Children of the 1980s and 1990s rejoice, as one of our most beloved brands - Blockbuster - may soon be returning. That’s if there’s anything to be taken from a cryptic tweet recently posted on the company’s official Twitter page.
Earlier in March, a tweet was posted to the account which read: “New business idea: We’re going to come back as a bank and use VHS and DVDs as currency. Time to go visit your mom.” The tweet has over 6,000 likes and 300 comments from people who are excited at the prospect of the firm being seen on our high streets again - and are also delighted at the thought that they may finally be rewarded for hanging on to all those old videos and DVDs for years.
For those who are not familiar with Blockbuster, there was a time before streaming and on-demand services when if you wanted to watch a film or play a video game you either had to go to a shop to buy it or visit your local Blockbuster where you could rent it for a length of your choosing. This could be between one and 14 nights - for a specified price. It was much cheaper than buying it outright, and there was nothing quite like the feeling of searching through the shelves on a Friday or Saturday night for the perfect thing to entertain you over the weekend.
The prospect of its return - though not in its original form as the tweet would suggest - has got us thinking about other companies which have made incredible comebacks over the years. Click through our gallery to see which brands almost didn’t make it but are now some of the most popular around. You may just be surprised.
Netflix is now one of the biggest streaming platforms around. Millions of people across the UK now use Netflix to watch a variety of films and TV shows, including original content available exclusively through it. But, Netflix was not always so popular. It started back in 1998 as a DVD subscription service and its USP was that it sent the DVDs directly to the customer so they didn’t have to go to a store to collect it themselves - ironically it was a rival to Blockbuster. By 2011, it was also offering content to be streamed online and decided to separate the two branches of the business. Customers didn’t like this because it meant that they had to pay for two separate services and they lost around 80,000 subscribers as a result. People soon forgave Netflix, however, when they started to produce their own exclusive content and subscribers returned in their millions.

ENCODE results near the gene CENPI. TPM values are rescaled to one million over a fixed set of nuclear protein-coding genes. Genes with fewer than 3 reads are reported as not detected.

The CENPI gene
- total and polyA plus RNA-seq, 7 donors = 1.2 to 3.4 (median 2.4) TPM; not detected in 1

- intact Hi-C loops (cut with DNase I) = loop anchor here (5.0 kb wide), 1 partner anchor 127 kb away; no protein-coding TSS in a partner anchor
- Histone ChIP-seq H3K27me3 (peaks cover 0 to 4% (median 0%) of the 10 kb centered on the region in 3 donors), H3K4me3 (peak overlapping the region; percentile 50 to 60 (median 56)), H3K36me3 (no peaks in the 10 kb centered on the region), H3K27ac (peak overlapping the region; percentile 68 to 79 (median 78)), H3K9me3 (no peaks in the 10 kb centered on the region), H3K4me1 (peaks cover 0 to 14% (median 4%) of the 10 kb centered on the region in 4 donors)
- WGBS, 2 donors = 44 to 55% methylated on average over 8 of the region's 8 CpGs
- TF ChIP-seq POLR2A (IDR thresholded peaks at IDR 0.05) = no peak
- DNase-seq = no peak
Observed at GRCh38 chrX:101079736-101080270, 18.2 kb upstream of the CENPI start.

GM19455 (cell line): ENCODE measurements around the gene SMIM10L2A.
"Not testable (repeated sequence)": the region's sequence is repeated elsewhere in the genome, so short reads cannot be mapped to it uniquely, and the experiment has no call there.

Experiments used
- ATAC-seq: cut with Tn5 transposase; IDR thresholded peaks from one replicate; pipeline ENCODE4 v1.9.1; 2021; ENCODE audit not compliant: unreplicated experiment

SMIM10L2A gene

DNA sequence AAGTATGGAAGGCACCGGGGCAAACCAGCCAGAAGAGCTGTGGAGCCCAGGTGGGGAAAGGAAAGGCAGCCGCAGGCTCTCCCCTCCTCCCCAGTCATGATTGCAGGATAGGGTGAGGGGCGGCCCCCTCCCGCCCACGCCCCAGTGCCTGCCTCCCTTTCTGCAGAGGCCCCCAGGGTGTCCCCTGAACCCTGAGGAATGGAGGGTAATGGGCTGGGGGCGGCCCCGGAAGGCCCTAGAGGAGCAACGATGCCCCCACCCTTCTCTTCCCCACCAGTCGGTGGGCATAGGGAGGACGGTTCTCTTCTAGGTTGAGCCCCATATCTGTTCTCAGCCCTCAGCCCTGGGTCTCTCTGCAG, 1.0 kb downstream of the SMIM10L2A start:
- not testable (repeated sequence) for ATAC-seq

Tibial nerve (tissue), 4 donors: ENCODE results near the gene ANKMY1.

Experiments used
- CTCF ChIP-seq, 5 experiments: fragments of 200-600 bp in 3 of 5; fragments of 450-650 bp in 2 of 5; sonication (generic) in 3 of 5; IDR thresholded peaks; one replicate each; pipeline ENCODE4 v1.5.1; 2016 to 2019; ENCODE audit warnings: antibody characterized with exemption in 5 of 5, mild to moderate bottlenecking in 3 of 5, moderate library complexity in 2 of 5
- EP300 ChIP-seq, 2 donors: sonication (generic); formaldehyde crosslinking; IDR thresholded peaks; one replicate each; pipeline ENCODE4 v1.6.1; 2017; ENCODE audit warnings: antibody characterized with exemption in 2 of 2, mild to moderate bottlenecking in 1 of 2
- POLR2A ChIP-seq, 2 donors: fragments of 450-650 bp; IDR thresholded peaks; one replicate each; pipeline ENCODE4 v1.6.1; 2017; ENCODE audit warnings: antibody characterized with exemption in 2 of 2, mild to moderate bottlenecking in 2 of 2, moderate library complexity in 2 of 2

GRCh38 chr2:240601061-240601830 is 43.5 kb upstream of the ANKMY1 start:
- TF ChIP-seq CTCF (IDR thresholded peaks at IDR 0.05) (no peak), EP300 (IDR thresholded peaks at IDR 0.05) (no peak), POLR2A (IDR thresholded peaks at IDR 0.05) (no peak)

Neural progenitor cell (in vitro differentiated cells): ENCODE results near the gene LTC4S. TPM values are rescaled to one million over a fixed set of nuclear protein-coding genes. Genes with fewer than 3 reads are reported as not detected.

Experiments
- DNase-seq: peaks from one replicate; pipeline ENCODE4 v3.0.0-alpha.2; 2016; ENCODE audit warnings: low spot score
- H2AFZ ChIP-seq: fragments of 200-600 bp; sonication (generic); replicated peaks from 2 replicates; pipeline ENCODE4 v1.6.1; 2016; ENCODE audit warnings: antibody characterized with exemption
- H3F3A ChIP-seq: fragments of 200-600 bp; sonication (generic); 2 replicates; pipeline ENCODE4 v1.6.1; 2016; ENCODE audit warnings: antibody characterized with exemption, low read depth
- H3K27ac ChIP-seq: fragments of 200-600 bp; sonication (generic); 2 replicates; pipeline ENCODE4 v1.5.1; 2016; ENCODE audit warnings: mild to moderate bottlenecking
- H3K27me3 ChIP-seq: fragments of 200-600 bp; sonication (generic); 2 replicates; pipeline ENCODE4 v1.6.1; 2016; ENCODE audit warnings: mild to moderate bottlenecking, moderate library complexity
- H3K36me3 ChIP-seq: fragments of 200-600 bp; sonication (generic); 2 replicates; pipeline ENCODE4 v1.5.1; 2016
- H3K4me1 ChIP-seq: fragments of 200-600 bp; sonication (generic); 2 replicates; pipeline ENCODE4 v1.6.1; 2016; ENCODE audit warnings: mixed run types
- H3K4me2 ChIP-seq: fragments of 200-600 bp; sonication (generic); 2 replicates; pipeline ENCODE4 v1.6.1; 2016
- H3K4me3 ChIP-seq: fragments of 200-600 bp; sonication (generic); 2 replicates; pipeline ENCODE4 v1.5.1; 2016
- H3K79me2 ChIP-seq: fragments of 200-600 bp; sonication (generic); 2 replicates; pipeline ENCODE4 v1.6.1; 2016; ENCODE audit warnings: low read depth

Apple is one of the biggest technology companies in the world so it’s hard to imagine there was ever a time when its success was in any doubt. The company actually let go of its founder, the late Steve Jobs, in 1985 and almost went bankrupt as a result. Microsoft’s Bill Gates then invested $150 million in the company, not wanting to have a monopoly in a market with no competition, which ultimately saved it from bankruptcy. In 1997, Jobs returned to the firm and moved the focus on it away from computers and on to other tech like phones. The first iPhone was released in 2007, and people still queue for hours to get the latest model today.
Starbucks was founded in Seattle, US, over 50 years ago - but the brand name has become synonymous with questionably good coffee worldwide. It was hit hard during the 2008 recession as customers opted to make their own coffee at home as they no longer had the same disposable income. The company had to shut hundreds of its coffee shops worldwide and hundreds of members of staff were also made redundant. The company rescued itself by interacting with their customers via social media and encouraging them to share their thoughts on everything from the products sold to the music played in stores. They implemented over 100 customer ideas and gained customer loyalty in return.
Disney is arguably the most iconic company name when it comes to children’s entertainment, and it seems shocking that there could have been a world without Disney films in it. The original company, Walt Disney Animation Studios, was started by Walt and Roy Disney. They gave us the characters of Mickey and Minnie Mouse and classic films such as Bambi and The Little Mermaid. But, the company had declining success over the years, and it wasn’t until the company acquired Pixar in 2006 that fortunes started to improve again. Some of the best Disney Pixar films include Monster’s Inc, Finding Nemo and Inside Out. Disney Pixar. Walt Disney Animation Studios have also produced some critically acclaimed films in more recent years too, including Frozen.